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The servers, managers and wine nerds who'll be uncorking your vino in the coming years have knowledge to spare but little time for pretention.
“We’re tasting Northern Italian wines today, and with so many indigenous grape varieties, there’s likely to be a lot of humble pie, too.”
The warning is coming from 31-year-old Kristi Linneboe, a manager/sommelier at L’Abattoir, who’s assembled the challenging bottles. Linneboe began serving at chef Angus An’s Maenam restaurant in Kitsilano, and with a clear enthusiasm and solid knack for all things food, beverage and service, she quickly moved up Maenam’s ranks while taking U.K.-based Wine and Spirit Education Trust (WSET) courses at the Pacific Institute of Culinary Arts in her spare time. Her ascent to becoming one of our local industry’s best was quite rapid, but, while she had a good gig, she felt there was more learning and growing to do. In the spring of 2016, she headed to L’Abattoir to work under Lisa Haley (this magazine’s 2017 Sommelier of the Year) while continuing her wine education.
She’s here at L’Abattoir (on a day off, no less) setting up a weekly tasting group she runs. The group is populated by a fluctuating dozen to 16 local restaurant and wine trade, many of them also chasing their WSET diplomas or advanced certification by the U.S.-based Court of Master Sommeliers (CMS). These aren’t the bold-name sommeliers or wine directors who get all the press in town—some are servers, a few are assistant managers, and some are sommeliers hoping to eventually get to those top gigs. But they’re all wine nerds hell-bent on honing their palates to a fine edge.
The set-up is similar each week, with Linneboe pre-organizing a half dozen-odd wines under a certain varietal or regional category with a local retailer, who will then brown-bag the wines, labelling them numerically. In other words, though she’s at the helm of this group, she does the tasting just as blind as her colleagues do. Tasting wines blind, particularly among one’s professional peers, is a good way to keep the palate sharp and become a better taster. It can also be tremendously humbling.
As she sets up glassware and pours wine for the group, her fellow morning imbibers arrive. Most of them are more bright-eyed and bushy- tailed than one would expect industry players would be early on a Monday morning. They take their seats with smatterings of chatter, each one in front of six filled glasses. An egg timer is set for 30 minutes, allowing five minutes to assess each wine, and, aside from the noises of swirling, sipping and spitting, there is suddenly a half hour of absolute silence. All are writing or typing extensive notes, and I’m at once taken aback and impressed by the lack of chatter, expressiveness or even glances toward one another. They are all In. The. Zone.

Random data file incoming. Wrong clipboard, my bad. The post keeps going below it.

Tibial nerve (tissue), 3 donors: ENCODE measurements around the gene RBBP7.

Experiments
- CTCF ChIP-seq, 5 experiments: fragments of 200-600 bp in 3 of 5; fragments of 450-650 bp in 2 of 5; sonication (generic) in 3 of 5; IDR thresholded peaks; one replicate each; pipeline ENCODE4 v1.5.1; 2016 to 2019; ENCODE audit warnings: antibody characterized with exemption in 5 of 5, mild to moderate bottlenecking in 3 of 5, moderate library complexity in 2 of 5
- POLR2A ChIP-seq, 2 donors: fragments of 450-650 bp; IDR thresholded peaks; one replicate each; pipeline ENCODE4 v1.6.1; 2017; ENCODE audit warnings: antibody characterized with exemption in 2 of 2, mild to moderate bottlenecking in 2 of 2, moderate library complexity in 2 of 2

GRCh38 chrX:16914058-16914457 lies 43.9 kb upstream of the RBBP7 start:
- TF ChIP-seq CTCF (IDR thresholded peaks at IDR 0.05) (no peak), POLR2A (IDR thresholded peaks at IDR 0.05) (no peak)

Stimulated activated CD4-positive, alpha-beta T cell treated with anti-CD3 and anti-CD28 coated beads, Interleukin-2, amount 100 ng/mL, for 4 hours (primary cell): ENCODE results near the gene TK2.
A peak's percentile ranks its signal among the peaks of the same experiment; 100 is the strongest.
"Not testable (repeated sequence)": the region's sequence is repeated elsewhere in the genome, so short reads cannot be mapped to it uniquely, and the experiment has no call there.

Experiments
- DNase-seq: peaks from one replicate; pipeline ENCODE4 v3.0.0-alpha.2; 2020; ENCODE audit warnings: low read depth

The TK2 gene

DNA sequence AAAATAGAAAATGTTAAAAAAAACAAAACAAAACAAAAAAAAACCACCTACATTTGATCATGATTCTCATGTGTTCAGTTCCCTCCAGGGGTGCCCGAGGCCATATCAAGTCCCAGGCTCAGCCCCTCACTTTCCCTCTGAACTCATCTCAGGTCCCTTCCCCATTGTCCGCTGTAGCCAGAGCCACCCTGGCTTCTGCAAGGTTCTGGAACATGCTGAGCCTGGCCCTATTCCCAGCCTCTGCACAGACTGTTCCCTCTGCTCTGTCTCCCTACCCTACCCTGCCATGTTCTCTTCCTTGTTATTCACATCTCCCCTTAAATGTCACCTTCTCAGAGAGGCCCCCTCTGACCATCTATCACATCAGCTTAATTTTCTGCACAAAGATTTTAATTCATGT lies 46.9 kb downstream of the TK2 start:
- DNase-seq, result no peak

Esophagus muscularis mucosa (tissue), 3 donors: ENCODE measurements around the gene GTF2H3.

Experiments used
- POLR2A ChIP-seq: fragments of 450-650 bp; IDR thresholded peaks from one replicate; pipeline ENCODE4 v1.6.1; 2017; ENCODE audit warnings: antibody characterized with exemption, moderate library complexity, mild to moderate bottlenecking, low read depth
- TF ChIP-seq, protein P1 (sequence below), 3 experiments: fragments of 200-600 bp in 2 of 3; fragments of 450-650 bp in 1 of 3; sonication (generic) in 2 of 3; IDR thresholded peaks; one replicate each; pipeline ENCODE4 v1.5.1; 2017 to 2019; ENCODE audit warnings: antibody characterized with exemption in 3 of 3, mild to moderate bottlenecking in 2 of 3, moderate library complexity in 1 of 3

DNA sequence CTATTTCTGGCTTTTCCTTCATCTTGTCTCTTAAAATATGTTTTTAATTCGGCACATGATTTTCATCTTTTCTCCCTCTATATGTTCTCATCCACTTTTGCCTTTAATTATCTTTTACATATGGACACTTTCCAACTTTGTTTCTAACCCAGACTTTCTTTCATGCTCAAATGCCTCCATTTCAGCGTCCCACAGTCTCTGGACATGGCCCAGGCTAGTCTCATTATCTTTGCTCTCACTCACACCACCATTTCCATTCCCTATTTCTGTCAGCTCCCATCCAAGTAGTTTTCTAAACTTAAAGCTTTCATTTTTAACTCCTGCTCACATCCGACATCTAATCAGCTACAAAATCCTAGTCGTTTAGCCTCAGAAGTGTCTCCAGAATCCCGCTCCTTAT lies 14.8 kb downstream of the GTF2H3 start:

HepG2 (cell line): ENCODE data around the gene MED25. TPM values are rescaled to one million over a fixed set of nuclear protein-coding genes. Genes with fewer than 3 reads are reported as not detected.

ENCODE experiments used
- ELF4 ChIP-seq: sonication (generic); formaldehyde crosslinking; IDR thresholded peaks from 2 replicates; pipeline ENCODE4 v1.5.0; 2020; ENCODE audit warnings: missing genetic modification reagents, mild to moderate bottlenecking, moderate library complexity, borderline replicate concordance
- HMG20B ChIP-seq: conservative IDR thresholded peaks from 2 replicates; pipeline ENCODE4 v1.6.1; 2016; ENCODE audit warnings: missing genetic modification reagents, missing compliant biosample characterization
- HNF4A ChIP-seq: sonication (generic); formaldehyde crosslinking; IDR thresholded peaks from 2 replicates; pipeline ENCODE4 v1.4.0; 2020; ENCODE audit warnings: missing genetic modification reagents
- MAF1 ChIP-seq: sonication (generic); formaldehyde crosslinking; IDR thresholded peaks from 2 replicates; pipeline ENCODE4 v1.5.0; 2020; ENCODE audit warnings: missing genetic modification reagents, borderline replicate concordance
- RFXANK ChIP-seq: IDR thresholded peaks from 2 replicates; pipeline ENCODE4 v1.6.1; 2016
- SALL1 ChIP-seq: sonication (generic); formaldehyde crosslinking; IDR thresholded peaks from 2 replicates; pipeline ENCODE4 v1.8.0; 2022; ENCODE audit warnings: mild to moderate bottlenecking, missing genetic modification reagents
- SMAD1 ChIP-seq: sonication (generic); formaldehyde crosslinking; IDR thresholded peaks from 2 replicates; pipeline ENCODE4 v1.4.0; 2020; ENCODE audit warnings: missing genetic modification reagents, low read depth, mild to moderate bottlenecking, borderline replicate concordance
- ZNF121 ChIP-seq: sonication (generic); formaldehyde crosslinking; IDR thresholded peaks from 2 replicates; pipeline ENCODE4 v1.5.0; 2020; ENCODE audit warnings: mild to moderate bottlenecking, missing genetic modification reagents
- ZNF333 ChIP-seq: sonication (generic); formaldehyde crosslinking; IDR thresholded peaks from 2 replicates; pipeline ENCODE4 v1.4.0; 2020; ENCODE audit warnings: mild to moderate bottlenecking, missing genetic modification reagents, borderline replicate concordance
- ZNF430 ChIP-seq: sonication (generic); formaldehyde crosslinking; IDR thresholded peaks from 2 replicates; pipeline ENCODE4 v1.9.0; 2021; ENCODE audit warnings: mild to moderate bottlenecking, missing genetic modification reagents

One of the faithful is Peter Van de Reep, 31, who acts as both bar manager and wine director for both Campagnolo and Campagnolo Upstairs on Main Street. While he is now CMS certified, he was self-taught when he joined this group, something that happened while getting a degree in geology and honing skills in the coffee trade. Being self-taught made him lack confidence back in those earlier days when he was beginning to get into wine and the industry in general.
“Really, attending anything where there would be trade I always felt too green to engage, but then sommeliers like Bryant Mao and Jason Yamasaki were so welcoming and encouraging, introducing me not just to other somms and agents but to wines I hadn’t experienced before.”
The buzzer goes off and the group begins to talk through the wines. One person will rattle off his or her tasting notes, going through the wine’s characteristics, ticking the boxes of appearance, aroma, acidity, sweetness, flavour profile and finish. As they speak, the others look at their notes, some nodding in agreement, some looking mildly perplexed. I think I spot occasional eyes darting around, trying to catch glances at others, that seem to imply sharp disagreement.
And then, the humble pie is served.